As Zurich’s oldest private bank, we can look back on a vibrant history. The Seven Years’ War, the French Revolution, the Great Depression, the two World Wars, the oil crisis and more recent upheavals in the financial markets have taught us to think across larger time frames. In our approach to money, we prioritise stability and security above all else.

In 1750, Zurich merchants Caspar and Hans Conrad Schulthess set up a silk-trading business in the “Zum gewundenen Schwert” building on the Limmatquai. On extended stays abroad and regular business trips, Hans Conrad Schulthess gained a wealth of experience not only in the purchase and distribution of silk, but also in his sideline business, trading in securities and bills of exchange. The intuitive and successful businessman was regarded as an authority in the town, and his premises were a meeting point for Zurich’s scholarly and literary elite in the second half of the eighteenth century.

Zurich’s Limmatquai around 1750, with the “Zum gewundenen Schwert” building in the centre.

In the nineteenth century, the business gradually transformed from a silk-trading company into an establishment focused solely on banking. In the 1805 governmental calendar, it appeared for the first time as a bank under the name Caspar Schulthess sel. Erben & Schinz. Founder Hans Conrad Schulthess’s grandson and great-grandson were able to maintain the prestigious position of the banking and trading institution in the nineteenth century. The prevalence of telegraphs and modern means of transport meant that income from the silk trade dropped, and in 1855, Caspar Schulthess’s successors switched their focus completely to the banking business. The year 1882 marked the arrival of Louis Rahn-Bärlocher, the first representative of one of the families that run the Bank today. In the wake of the new Swiss Code of Obligations and a change of partner, the Bank’s name was altered to Escher & Rahn in 1893.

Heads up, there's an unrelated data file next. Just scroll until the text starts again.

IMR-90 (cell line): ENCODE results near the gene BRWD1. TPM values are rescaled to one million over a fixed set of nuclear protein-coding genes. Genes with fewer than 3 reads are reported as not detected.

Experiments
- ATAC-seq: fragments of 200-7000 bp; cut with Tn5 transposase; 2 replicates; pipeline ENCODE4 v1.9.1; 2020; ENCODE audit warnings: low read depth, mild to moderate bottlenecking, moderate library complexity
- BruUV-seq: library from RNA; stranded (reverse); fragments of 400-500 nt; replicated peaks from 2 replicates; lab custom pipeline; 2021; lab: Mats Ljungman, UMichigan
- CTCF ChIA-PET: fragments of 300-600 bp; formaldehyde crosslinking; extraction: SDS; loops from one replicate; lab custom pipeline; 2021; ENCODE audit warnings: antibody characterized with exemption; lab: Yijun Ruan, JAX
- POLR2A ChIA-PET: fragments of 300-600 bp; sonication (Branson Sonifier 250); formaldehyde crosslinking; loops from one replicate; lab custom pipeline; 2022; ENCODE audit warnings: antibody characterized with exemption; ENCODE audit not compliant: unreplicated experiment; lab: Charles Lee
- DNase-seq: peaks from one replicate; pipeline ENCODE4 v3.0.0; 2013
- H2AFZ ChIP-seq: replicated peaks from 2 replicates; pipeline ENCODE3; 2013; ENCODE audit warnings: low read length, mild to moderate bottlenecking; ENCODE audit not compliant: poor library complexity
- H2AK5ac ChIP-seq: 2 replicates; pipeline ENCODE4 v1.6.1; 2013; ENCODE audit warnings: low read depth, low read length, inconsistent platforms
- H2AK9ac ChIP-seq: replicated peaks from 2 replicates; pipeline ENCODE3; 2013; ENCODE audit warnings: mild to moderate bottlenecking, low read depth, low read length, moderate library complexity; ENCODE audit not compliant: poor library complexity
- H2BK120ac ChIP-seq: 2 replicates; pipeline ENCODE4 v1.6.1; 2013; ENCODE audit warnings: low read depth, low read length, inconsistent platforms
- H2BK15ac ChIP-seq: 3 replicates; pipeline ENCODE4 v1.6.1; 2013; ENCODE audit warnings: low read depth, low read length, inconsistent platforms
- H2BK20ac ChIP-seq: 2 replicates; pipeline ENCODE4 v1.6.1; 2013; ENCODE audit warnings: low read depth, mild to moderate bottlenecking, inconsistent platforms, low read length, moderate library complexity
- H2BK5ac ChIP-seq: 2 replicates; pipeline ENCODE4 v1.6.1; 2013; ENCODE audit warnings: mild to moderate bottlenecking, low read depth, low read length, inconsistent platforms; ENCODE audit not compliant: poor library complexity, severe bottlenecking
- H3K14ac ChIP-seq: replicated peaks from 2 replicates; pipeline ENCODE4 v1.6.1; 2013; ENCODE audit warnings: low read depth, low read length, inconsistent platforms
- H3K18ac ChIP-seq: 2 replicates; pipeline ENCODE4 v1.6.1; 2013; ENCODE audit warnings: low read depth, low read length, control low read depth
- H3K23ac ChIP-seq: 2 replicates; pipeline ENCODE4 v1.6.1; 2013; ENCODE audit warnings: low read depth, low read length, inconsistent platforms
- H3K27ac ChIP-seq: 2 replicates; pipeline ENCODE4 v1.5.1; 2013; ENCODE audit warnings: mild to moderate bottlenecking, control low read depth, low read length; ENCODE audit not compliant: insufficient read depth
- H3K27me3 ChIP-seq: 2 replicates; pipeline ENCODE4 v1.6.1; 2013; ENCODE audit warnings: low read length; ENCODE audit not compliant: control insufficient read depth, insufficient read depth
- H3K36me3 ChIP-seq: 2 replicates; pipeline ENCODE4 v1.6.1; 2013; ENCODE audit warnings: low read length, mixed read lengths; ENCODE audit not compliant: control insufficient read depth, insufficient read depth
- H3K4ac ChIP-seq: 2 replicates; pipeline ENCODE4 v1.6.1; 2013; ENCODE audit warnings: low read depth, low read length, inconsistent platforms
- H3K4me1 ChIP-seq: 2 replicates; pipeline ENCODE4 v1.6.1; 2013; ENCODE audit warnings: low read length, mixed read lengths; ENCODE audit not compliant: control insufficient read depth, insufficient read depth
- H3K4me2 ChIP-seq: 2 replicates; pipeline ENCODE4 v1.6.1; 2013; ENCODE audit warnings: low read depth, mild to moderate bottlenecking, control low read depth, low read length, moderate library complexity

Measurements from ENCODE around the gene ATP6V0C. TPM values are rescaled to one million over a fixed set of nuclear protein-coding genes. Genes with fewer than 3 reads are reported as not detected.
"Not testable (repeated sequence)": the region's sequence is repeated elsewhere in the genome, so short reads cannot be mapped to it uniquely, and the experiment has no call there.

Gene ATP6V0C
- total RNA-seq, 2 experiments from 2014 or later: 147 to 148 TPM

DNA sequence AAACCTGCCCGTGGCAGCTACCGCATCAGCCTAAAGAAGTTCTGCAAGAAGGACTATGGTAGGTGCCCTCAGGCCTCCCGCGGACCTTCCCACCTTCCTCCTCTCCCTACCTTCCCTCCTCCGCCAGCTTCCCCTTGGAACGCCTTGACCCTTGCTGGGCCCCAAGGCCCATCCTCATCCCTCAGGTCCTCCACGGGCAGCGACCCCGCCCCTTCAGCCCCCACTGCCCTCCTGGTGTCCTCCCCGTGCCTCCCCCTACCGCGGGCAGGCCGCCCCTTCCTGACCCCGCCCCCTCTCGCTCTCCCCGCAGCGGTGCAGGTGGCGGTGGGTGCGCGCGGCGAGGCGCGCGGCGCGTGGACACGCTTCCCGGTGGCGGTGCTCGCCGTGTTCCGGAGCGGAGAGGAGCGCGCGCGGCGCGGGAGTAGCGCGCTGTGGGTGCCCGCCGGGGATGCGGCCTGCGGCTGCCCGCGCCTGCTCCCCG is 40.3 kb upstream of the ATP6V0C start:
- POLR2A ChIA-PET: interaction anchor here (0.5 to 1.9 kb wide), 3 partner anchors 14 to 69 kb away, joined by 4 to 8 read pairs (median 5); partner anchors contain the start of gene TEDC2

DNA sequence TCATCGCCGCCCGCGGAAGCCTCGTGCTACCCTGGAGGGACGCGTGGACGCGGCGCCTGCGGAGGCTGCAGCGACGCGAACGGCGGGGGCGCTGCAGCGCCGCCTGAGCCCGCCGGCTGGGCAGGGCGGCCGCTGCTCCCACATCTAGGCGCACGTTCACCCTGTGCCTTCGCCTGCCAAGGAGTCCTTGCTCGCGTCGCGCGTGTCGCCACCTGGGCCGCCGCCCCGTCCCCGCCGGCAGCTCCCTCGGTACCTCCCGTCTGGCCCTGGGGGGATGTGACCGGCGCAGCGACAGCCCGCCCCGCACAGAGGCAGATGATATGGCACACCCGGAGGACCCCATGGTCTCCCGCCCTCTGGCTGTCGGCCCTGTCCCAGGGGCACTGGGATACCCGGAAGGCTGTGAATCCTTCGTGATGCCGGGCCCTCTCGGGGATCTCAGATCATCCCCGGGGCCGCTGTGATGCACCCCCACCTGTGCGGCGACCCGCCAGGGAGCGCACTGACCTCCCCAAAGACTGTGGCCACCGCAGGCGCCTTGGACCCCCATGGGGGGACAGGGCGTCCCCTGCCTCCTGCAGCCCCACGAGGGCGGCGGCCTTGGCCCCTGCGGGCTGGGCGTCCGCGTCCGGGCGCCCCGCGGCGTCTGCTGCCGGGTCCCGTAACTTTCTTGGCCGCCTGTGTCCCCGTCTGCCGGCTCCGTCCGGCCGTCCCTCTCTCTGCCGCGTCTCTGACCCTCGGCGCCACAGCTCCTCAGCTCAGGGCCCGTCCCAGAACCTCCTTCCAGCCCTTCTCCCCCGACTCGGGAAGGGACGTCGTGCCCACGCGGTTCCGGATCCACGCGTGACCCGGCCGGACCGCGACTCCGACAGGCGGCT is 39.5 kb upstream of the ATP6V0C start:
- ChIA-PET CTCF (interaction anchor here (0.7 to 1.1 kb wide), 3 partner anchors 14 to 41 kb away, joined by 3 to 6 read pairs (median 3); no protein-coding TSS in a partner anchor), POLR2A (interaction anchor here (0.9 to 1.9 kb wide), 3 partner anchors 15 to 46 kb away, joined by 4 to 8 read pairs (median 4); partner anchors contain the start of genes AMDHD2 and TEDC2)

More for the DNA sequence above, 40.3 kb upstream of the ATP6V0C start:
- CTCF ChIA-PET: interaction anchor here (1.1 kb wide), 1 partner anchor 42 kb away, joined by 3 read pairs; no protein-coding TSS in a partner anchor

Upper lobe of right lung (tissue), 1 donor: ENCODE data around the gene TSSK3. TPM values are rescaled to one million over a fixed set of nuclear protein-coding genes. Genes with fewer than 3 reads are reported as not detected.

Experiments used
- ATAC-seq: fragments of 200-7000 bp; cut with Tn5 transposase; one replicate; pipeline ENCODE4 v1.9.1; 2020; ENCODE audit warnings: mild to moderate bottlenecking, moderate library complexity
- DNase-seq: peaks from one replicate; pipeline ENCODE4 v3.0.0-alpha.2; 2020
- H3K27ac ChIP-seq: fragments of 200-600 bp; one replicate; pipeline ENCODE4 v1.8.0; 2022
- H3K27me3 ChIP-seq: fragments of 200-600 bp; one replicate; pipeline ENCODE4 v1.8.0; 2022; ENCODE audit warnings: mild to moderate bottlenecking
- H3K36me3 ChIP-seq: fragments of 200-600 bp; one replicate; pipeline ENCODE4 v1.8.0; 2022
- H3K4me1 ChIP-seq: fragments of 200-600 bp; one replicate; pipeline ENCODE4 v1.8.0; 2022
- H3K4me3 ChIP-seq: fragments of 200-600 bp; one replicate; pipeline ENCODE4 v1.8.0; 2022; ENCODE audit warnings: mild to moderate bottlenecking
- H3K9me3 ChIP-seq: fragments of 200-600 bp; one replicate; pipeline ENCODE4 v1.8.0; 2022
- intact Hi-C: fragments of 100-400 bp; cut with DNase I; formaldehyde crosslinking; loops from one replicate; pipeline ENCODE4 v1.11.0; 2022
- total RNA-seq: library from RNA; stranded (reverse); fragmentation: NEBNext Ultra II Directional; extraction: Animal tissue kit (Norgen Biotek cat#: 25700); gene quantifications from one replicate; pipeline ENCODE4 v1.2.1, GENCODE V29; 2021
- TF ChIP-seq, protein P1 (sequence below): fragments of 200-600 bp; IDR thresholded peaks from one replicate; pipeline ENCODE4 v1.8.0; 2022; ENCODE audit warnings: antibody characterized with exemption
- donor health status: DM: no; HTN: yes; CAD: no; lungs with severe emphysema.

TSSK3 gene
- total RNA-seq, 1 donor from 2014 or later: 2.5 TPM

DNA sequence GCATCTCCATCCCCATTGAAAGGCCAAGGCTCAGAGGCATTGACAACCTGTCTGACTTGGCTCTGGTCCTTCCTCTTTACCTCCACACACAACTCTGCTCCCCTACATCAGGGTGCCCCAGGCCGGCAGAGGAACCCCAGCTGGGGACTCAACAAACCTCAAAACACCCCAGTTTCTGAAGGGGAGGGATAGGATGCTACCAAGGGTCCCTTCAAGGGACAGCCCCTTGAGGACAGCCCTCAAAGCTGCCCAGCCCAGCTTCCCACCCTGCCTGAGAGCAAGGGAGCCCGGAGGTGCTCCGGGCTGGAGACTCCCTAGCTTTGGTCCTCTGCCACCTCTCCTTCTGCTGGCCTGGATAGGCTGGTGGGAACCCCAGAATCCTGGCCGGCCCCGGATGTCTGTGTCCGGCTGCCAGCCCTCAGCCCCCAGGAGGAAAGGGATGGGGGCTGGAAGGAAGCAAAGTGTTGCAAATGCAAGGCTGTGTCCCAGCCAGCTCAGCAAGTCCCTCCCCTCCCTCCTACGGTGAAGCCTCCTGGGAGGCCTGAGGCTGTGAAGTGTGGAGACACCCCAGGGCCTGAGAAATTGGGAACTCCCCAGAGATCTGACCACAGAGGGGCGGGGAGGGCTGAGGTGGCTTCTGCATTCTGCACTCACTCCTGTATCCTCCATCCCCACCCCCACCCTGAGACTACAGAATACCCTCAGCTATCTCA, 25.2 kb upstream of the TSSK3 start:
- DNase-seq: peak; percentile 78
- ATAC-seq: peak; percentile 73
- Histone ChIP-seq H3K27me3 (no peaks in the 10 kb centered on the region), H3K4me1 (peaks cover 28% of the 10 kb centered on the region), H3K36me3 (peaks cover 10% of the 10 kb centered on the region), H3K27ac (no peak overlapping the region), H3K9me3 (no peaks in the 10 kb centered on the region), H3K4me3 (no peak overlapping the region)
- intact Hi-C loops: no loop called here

For us, trust is
the most important currency.
Since 1750.

The twentieth century saw Dr Max Ernst Bodmer join the partner families of the company, resulting in the private bank changing its name to Rahn & Bodmer in 1917. As well as admission to trade on the stock exchange in 1923, the founding of the Swiss Private Bankers Association in 1934 was another important milestone. Given his banking and legal training, Dr Max Ernst Bodmer was co-author of the articles of association and the first president of the association. In 1951, Richard M. Bidermann became the first member of the Bidermann family to become a partner in addition to the families Rahn and Bodmer.

Today, Rahn+Bodmer Co. is run by Peter R. Rahn, Dr Christian Rahn, Martin H. Bidermann, Christian R. Bidermann and Jay Bidermann. Rahn+Bodmer Co. is among an exclusive circle of non-listed, owner-run Swiss private banks whose partners have unlimited liability. The strong growth experienced over the past few decades demonstrates that clients’ trust in independent, risk-conscious and tailored asset management has increased considerably.